Singapore ‘Insults’ Neighbours

The WikiLeaks cables show just how scathing Singaporean officials can be about their neighbours.

Mong Palatino

WikiLeaks can be an entertaining website, what with all the revelations over what US diplomats are saying about the leaders of the countries where they’re stationed. And the gossip-like reports tend to be credible because the sources are typically top local government officials. Or at least this is the case with Singapore.

If we’re to believe the leaked secret cables on WikiLeaks, it seems Singaporean officials don’t think highly of their counterparts in the Asia-Pacific region. Otherwise, why would they describe the leaders of their neighbours as opportunists, sodomists, and corrupt?

First, there’s former Prime Minister Lee Kuan Yew, who allegedly described North Koreans as ‘psychopathic types’ ruled by a ‘flabby old chap who prances around stadiums seeking adulation.’

Then, it was reported last Sunday that Ex-Minister of Foreign Affairs and Permanent Secretary Peter Ho told a US official in March 2008 that Malaysian Prime Minister Najib Razak is an opportunist. Another MFA permanent secretary, Bilahari Kausikan, reportedly told US Deputy Secretary of Defence for South-east Asia David Sedney the same year that ousted Thailand leader Thaksin Shinawatra is ‘corrupt’, along with ‘everyone else, including the opposition.’

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Singaporean intelligence officials also allegedly told the Australian government that Malaysia’s opposition leader, Anwar Ibrahim, is indeed guilty of sodomy in the case that he has been charged in. They apparently reached this conclusion based on intercepted ‘technical intelligence’ from Malaysia.

Another senior diplomat, Tommy Koh, described Japan as ‘the big fat loser’ as China’s relationship with ASEAN continues to improve. He blamed Japan’s ‘stupidity, bad leadership, and lack of vision.’ As if that wasn’t insulting enough, he called India ‘stupid’ for being ‘half-in, half-out’ of ASEAN.

Will Singapore still have any friends once WikiLeaks is done exposing everything that its officials are saying to the Americans about the ‘inconvenient truths’ of its neighbours?

Singapore leaders are for their part unfazed over the revelations, dismissing some of the remarks recounted as mere ‘cocktail talk.’ Aside from asserting that it enjoys good relations with the ‘insulted’ countries mentioned, the Singaporean government reminded the public that the embarrassing words attributed to its senior diplomats were taken out of context.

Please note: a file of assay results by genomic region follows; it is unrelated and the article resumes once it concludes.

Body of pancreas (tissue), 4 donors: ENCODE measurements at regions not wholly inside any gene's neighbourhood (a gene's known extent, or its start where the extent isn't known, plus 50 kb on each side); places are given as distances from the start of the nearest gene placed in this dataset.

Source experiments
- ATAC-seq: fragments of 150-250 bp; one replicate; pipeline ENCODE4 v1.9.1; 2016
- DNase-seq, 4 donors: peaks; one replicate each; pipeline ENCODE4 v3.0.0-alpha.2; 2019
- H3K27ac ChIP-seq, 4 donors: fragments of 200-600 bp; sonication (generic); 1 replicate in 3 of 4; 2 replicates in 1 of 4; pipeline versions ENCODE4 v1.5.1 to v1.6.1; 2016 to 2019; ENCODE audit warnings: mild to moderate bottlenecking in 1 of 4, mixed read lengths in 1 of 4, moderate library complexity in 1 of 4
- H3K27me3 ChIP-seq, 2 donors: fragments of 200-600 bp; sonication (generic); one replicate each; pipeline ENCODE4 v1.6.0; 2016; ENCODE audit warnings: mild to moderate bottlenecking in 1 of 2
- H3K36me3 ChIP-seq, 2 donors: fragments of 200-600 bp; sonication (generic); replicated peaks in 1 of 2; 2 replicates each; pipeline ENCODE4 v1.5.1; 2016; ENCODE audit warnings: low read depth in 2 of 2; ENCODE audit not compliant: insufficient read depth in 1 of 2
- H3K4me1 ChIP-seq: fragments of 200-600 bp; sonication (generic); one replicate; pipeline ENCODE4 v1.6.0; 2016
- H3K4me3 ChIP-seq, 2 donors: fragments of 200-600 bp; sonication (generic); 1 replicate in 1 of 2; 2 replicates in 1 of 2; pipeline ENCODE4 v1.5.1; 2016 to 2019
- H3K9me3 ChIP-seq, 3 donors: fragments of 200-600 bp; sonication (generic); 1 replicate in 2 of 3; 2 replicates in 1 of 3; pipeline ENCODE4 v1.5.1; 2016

This may be true, and it’s wise to remember that the reports aren’t always based on solid facts. But whether or not the information it provides is reliable, WikiLeaks has given us a clear idea about the topics usually discussed by grumpy old diplomats during cocktail parties in government palaces. In particular, it seems the views of Singaporean politicians are the most solicited, and perhaps even most trusted, of the United States when it’s seeking insight into matters concerning the Asia-Pacific.

But, thanks to WikiLeaks, Singaporean diplomats are now working overtime to reaffirm ties with offended neighbours and appease the bruised egos of politicians in the region. Just this week, the Malaysian government summoned the Singaporean ambassador to explain the unflattering remarks.

Many Malaysian citizens might shrug at the ‘opportunist’ tag given their prime minister as many feel it’s not without some grounds. But they may be worried about the reported intercepted ‘technical intelligence’ used by the Singaporean government to conclude that Anwar is guilty as charged. They are right to demand that this matter be investigated further to establish how Singapore accessed the ‘intelligence.’

WikiLeaks may be guilty of assisting in the spread of unfounded rumours and scathing comments, but it remains a key website for promoting transparency in governance. In the case of Singapore and nearby countries, WikiLeaks is pushing governments and the public to start a conversation on accountability, open access to information, and even national security.

Mong Palatino
Contributing Author

Mong Palatino

Mong Palatino served for two terms in the House of Representatives in the Philippines representing the youth sector.

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